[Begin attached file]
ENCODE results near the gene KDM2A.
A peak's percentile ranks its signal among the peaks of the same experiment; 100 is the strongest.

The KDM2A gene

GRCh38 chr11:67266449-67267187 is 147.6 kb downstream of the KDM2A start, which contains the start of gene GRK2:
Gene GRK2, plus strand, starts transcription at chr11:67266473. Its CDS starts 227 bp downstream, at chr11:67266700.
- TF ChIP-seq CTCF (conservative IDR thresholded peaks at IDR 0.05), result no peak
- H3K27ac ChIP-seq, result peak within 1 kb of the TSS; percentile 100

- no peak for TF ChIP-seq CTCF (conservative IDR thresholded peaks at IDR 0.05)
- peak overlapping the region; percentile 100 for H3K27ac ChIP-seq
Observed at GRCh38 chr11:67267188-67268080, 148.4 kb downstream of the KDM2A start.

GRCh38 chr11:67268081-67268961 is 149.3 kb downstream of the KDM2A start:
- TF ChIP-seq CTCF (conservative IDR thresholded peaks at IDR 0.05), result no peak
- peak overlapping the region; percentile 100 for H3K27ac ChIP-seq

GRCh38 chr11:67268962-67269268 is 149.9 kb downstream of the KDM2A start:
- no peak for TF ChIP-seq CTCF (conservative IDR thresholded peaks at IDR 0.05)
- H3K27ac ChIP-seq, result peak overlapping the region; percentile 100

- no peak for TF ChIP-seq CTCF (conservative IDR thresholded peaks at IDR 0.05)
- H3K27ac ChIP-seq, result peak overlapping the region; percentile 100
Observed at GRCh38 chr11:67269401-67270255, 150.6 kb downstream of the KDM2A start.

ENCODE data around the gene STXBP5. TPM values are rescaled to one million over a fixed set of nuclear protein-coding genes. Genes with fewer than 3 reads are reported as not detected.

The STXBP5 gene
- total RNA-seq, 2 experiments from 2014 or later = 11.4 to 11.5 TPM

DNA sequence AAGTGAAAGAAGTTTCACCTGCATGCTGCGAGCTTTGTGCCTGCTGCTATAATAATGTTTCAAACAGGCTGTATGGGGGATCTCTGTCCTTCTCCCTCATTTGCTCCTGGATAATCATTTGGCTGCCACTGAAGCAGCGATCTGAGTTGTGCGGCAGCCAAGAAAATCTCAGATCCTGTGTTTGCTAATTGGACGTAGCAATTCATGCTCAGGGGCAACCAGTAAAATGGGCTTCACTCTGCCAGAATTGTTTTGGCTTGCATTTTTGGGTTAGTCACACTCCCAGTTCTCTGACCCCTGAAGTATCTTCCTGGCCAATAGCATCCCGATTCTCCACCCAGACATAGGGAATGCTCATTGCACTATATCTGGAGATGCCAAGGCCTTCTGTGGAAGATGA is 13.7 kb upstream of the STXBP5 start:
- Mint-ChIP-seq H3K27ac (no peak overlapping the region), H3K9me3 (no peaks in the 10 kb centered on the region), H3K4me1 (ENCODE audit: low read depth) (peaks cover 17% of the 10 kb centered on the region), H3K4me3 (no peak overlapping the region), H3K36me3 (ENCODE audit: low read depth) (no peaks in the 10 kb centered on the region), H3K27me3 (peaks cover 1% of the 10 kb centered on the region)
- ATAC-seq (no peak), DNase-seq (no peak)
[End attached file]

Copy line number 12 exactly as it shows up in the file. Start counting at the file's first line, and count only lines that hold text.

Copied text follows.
- TF ChIP-seq CTCF (conservative IDR thresholded peaks at IDR 0.05), result no peak